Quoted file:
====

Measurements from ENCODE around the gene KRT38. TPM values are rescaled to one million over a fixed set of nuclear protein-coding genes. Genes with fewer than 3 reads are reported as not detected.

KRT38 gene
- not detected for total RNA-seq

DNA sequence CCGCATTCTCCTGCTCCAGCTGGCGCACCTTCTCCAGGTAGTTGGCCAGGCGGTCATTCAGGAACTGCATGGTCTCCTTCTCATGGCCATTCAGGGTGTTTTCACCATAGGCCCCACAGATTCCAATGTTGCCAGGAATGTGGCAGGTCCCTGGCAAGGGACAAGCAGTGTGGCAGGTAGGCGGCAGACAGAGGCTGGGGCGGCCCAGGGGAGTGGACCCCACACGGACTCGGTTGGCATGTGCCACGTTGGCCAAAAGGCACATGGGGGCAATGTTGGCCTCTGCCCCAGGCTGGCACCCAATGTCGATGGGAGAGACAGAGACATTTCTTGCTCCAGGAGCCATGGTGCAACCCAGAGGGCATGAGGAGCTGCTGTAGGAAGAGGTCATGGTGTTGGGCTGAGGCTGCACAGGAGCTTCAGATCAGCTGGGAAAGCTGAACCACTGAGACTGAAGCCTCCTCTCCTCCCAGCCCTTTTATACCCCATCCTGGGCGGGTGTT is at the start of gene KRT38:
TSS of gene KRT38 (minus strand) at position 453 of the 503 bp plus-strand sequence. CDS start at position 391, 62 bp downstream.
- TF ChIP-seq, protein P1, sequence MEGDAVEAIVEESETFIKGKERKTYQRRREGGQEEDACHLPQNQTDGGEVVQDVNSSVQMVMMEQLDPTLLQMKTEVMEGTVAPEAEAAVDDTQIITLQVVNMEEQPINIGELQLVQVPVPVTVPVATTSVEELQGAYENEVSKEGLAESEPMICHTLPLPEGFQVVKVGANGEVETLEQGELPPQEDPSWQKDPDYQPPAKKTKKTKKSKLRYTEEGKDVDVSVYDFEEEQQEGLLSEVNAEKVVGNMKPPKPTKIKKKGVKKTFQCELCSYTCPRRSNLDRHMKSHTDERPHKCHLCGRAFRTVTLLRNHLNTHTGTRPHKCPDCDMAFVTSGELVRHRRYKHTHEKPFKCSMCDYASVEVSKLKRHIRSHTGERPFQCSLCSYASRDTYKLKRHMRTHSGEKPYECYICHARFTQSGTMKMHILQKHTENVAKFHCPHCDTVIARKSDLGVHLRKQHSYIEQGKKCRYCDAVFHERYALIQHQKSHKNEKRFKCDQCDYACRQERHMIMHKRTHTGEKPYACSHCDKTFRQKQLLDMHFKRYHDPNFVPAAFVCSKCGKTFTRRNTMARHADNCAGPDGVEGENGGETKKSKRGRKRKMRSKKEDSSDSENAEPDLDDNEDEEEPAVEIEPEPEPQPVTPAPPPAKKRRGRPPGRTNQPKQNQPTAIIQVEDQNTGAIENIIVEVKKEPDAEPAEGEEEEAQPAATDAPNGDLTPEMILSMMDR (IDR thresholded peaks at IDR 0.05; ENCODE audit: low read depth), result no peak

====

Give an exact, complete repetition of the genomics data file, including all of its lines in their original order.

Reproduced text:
Measurements from ENCODE around the gene KRT38. TPM values are rescaled to one million over a fixed set of nuclear protein-coding genes. Genes with fewer than 3 reads are reported as not detected.

KRT38 gene
- not detected for total RNA-seq

DNA sequence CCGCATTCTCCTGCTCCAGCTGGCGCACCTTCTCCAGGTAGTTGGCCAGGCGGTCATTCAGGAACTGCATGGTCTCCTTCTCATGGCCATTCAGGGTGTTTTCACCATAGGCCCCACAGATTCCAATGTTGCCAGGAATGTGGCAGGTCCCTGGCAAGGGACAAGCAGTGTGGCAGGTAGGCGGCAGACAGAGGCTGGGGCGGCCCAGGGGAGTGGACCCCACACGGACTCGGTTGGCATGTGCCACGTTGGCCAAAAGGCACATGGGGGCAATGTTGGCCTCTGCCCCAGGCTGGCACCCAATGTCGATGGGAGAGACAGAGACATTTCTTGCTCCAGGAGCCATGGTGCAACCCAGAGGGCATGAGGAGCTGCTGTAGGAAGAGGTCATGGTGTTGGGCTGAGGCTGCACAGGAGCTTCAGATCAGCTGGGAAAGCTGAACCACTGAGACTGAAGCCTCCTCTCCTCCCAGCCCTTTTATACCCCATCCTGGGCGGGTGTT is at the start of gene KRT38:
TSS of gene KRT38 (minus strand) at position 453 of the 503 bp plus-strand sequence. CDS start at position 391, 62 bp downstream.
- TF ChIP-seq, protein P1, sequence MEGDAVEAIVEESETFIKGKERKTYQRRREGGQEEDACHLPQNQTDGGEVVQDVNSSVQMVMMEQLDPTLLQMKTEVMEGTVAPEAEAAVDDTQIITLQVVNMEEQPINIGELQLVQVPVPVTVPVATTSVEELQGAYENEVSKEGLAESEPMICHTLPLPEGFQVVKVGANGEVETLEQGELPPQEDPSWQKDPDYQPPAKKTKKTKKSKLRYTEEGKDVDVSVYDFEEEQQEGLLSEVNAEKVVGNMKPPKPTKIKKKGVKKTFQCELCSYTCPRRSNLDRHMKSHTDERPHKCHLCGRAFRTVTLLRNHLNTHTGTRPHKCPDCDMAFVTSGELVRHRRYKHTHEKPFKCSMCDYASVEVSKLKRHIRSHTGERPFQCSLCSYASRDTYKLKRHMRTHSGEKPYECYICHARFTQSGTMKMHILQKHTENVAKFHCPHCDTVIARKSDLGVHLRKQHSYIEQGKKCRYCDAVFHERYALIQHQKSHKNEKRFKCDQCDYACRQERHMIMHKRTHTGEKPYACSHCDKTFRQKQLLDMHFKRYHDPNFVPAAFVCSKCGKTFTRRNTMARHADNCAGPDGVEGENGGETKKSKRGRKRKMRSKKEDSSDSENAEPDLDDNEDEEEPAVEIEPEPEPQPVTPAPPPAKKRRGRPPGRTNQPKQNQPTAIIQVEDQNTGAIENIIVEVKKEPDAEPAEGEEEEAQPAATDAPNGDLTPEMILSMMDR (IDR thresholded peaks at IDR 0.05; ENCODE audit: low read depth), result no peak